By Order dated November 3, 2006, the PCRA court denied Rouzer's third PCRA petition on the basis that he had "not alleged manifest injustice, as required by Commonwealth v. Lawson, 549 A.2d 107 (Pa. 1988)."*fn2 (See Doc. 9 at 74, 11/3/06 PCRA Court Order.) Rouzer timely filed an appeal to the Pennsylvania Superior Court on November 16, 2006. (See Doc. 23 at 3, 8/13/07 Pa. Super. Ct. Op., 2019 MDA 2006.) In disposing of his appeal, the Pennsylvania Superior Court first considered whether Rouzer's third PCRA petition was timely filed. (See id.) The Court began by determining that, because 42 Pa. Cons. Stat. § 9545(b)(1) requires that "any PCRA petition, including a second or subsequent petition, must be filed within one year of the date that the petitioner's judgment of sentence becomes final," and Rouzer's third PCRA petition was filed nearly four (4) years after his judgment of sentence became final, it was patently untimely. (See id. at 4.) However, the Court considered whether Rouzer had successfully argued an exception to the timeliness requirement in the following discussion:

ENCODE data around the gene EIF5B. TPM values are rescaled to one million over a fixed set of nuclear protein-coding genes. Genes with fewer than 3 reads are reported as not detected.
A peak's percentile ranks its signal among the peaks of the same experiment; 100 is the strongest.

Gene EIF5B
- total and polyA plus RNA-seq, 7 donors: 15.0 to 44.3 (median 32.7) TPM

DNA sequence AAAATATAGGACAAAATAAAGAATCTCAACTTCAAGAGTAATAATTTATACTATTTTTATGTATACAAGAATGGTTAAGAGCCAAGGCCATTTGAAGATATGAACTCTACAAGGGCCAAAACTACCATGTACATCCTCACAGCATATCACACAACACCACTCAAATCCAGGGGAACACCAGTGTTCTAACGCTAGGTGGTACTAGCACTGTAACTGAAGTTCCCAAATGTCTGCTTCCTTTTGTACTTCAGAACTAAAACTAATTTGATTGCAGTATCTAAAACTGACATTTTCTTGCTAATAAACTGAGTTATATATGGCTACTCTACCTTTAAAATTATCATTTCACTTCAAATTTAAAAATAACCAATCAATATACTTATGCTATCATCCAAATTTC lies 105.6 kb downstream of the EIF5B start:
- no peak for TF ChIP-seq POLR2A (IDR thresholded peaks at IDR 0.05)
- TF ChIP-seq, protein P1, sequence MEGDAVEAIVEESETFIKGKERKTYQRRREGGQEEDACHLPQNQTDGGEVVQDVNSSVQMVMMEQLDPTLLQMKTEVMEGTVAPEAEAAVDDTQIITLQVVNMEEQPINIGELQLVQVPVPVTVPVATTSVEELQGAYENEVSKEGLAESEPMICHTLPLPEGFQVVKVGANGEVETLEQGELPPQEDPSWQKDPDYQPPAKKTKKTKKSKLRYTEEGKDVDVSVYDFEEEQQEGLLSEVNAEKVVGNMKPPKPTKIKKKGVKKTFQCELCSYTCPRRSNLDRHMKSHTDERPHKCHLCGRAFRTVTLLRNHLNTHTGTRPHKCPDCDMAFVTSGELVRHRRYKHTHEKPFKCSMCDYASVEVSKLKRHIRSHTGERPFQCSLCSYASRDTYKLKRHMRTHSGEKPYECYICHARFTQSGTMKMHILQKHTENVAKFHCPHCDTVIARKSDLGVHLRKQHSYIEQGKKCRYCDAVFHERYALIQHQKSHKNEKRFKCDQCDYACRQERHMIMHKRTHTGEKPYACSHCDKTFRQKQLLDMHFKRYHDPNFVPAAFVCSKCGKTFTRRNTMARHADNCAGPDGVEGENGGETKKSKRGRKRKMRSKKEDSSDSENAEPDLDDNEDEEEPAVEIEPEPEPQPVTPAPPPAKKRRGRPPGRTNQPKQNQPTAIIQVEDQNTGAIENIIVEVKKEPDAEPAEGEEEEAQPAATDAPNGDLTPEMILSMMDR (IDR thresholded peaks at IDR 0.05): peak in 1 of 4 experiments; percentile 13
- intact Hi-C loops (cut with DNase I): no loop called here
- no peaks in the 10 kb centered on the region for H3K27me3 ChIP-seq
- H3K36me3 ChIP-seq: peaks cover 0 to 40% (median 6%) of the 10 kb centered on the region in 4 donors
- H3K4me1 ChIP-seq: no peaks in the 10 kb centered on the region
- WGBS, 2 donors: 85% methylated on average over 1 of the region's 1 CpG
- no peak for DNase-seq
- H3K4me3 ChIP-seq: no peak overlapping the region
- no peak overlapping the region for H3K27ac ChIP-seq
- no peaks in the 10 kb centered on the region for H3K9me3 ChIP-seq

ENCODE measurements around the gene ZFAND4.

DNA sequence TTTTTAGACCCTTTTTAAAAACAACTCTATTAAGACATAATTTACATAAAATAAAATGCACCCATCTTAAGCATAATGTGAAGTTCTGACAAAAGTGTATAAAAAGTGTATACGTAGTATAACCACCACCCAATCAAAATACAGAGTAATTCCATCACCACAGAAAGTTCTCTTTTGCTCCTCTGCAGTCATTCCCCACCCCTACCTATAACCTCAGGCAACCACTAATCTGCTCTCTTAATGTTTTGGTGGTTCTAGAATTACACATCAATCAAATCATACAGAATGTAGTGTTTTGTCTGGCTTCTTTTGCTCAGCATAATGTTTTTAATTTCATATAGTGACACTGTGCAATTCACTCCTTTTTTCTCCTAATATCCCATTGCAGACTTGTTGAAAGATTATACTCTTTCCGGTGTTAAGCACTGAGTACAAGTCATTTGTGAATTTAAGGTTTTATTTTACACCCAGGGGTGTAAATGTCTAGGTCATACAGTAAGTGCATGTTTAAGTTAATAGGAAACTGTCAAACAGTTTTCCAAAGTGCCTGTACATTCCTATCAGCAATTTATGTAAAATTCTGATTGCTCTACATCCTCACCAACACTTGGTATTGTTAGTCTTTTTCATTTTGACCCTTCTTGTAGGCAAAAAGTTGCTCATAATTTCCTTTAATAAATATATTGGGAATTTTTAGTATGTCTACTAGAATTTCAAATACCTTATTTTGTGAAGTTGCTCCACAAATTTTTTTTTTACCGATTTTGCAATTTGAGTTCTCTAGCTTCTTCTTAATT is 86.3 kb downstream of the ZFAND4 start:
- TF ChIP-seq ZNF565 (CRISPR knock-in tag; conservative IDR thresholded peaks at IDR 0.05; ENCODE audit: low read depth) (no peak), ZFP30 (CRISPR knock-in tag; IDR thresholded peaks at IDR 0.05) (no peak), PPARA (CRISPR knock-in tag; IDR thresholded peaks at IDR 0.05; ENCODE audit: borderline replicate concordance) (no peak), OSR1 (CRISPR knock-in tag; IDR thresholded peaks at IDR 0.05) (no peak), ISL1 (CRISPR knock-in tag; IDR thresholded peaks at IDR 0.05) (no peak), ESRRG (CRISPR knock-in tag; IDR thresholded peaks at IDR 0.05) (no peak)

In his PCRA petition, Appellant [Rouzer] attempted to circumvent the timeliness requirement by raising an 'equitable tolling' argument;
Appellant claimed that the pendency of his previous PCRA petitions and federal habeas corpus petitions should be 'excluded' from the one-year timeliness requirements. This argument is flatly contrary to the law of this Commonwealth and cannot circumvent the timeliness requirement of the PCRA. [Commonwealth v.] Davis, 916 A.2d [1206, ] [ ] 1208 [(Pa. Super. Ct. 2007)]. In addition to this argument, Appellant also asserts on appeal that his PCRA was untimely due to governmental interference. As this argument was not presented in his PCRA petition, it is waived. See Commonwealth v. Anderson, 788 A.2d 1019, 1021 (Pa. Super. 2001). (See id. at 4-5.) The Court concluded that Rouzer had not successfully argued that an exception to the timeliness requirement applied, his petition was untimely, and therefore, it did not reach the issues presented by ...